It’s not just what; it’s who. It’s not just what’s being done with your money but also which politicians are being allowed to dip into it. “Who” is part of the significance of this website’s report that seven Labour MPs have been dipping into State funds — to the tune of over €20 million — on projects in their electoral constituencies.
The spending is on ‘regeneration’ projects. It’s happening against the background murmurs of a general election later this year. Given that it would be folly to have an election interfere with Christmas shopping, and alarming if it was held before the budget (it would incite suspicions of an imminent economic debacle), then we have a likely November election.
Hence the flurry of home visits, photo opportunities with constituency associations, and promotional events. We shouldn’t be surprised to learn that some MPs — to be exact, five cabinet ministers, one junior minister and Glenn Bedingfield — are even helping themselves to public funds to curate their public image.
It’s an established model of doing politics, taken to turbo level since 2013. Whatever Robert Abela meant when he said the State today is completely different from the one we had last year, he clearly never meant he was going to ditch Labour’s business model.
That business model, however, includes rewarding some Labour MPs and punishing others. Not everyone is allowed access to the funds. The spending is not just about Labour trying to crush the PN at the polls. It’s also about a day of reckoning within Labour itself.
Bedingfield, Clint Camilleri, the Gozo minister, and Aaron Farrugia, the environment minister, have spent around three-quarters of that €20.5 million. Which tells us that, whatever “implementing the recommendations of the Daphne Caruana Galizia public inquiry report” means, it doesn’t mean the demotion or sidelining of Bedingfield, named by the report as the “worst expression” of the dehumanisation campaign against Caruana Galizia.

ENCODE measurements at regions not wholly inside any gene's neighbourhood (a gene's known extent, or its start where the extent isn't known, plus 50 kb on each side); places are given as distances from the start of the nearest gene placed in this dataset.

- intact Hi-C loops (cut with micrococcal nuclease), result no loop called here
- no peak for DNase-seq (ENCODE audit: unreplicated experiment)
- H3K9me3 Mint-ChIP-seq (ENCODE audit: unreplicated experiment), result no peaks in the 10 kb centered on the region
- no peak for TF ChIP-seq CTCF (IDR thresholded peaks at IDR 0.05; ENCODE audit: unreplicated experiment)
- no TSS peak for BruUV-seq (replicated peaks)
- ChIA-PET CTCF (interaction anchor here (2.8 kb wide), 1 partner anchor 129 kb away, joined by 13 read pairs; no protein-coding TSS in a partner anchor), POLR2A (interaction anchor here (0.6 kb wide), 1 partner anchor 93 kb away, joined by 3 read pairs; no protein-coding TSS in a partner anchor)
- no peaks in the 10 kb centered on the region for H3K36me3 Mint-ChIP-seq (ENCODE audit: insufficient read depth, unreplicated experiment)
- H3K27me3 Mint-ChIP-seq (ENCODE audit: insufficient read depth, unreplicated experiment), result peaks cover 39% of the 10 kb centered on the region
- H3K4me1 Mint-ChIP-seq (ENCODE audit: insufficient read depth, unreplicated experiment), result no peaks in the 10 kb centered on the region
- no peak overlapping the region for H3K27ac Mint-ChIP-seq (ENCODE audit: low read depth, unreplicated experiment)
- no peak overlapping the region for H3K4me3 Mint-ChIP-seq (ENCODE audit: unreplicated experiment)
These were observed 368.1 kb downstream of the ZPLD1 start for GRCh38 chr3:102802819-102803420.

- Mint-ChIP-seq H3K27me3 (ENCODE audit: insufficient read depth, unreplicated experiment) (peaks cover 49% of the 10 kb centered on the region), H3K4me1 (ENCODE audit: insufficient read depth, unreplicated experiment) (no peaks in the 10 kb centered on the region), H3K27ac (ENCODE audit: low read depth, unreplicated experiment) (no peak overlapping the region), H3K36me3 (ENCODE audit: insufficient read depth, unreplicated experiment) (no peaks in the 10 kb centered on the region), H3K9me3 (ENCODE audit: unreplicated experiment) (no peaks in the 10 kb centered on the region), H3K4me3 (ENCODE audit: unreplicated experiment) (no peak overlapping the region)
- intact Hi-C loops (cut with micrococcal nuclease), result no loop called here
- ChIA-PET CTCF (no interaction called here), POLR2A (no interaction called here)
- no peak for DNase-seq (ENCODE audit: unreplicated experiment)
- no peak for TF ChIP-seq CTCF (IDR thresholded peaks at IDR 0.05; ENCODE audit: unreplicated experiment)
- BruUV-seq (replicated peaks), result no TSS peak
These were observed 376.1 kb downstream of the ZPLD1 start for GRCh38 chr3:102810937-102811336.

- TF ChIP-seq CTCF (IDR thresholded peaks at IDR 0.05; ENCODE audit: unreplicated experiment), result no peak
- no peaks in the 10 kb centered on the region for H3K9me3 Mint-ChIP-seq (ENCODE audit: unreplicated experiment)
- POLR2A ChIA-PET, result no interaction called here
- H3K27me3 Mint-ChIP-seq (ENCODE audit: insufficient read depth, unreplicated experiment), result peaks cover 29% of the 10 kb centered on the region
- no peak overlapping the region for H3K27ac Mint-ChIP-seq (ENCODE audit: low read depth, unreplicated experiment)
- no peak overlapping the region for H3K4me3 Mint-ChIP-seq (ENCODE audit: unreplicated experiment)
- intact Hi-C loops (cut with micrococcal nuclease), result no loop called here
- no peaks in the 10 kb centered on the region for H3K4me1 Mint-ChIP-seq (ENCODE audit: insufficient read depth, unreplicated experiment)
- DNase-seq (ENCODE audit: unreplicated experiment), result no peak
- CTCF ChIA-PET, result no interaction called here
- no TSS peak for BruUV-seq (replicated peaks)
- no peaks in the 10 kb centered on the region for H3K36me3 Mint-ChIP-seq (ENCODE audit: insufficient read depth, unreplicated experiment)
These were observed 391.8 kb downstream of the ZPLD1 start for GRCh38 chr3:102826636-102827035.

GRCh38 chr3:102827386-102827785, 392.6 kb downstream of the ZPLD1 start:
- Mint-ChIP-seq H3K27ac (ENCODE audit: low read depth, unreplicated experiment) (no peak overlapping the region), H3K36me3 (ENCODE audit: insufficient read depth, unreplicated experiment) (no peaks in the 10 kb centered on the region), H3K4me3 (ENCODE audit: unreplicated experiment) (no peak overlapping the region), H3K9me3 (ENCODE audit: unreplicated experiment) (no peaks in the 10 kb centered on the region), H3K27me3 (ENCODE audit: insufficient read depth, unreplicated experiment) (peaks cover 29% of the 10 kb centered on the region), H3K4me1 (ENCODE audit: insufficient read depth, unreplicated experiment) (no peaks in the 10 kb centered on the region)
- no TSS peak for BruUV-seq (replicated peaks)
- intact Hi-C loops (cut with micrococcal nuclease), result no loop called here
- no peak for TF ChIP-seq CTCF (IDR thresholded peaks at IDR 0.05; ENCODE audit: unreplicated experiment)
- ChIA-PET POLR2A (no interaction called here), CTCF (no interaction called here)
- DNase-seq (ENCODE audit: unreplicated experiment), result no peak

Bedingfield is, evidently, needed to rally his constituents of Cottonera, many of whom pride themselves on being real “socialists”. Like many of Labour’s socialists, they have been disgusted by the rapacious neoliberalism of the last several years. While Bedingfield has an identity independent of his Party leader, he is useful in helping Abela redefine a shift from Joseph Muscat’s Labour to his own, ostensibly more “worker-oriented” Party.
The other six politicians named in The Shift report — Camilleri, Farrugia, Alex Muscat, Clayton Bartolo, Clyde Caruana and Byron Camilleri — are all “new faces”, associated primarily with the Abela government, not its predecessor.
If they are getting funds that others are not, then what we’re seeing is a game of Labour snakes and ladders. Abela is indicating his favourites in a clear message to Party voters.
In Gozo, Camilleri is engaging in a wild auction with his main Labour rivals, distributing jobs and promotions on such a scale that it’s distorting the local labour market. What’s happening is unprecedented even by the standards of an island used to massive patronage.
Another message: Bedingfield gets funds; the embattled (but officially defended) Edward Zammit Lewis apparently does not. Voters mad at Zammit Lewis for calling them morons don’t have to abstain; they can vote for a Labour rival. Who knows, perhaps the tourism minister, Bartolo, who does have access to funds and clearly has the prime minister’s benediction.
Abela is practising what he had already preached at Labour’s general conference a few weeks ago: “Labour is its own alternative”.
These “alternatives” are new faces in senior positions but hardly new in terms of modus operandi. Bartolo is the minister who appointed an 18-year-old councillor in his district to the FinanceMalta board.
Muscat somehow earned an income from Nexia BT while working at the Office of the Prime Minister under Joseph Muscat. He justified it by saying that as a person of trust he wasn’t bound by public service rules.
Abela’s promise of renewal refers only to a renewal of personnel. The business model will remain the same. Embarrassing ministers will be removed because they embarrass Labour — not because they violate principles of good governance and a proper public service ethos. And so, logically, justice will be administered by the Party, not necessarily by the courts.
Just in case you were wondering, though, the taxpayer will still be paying for it.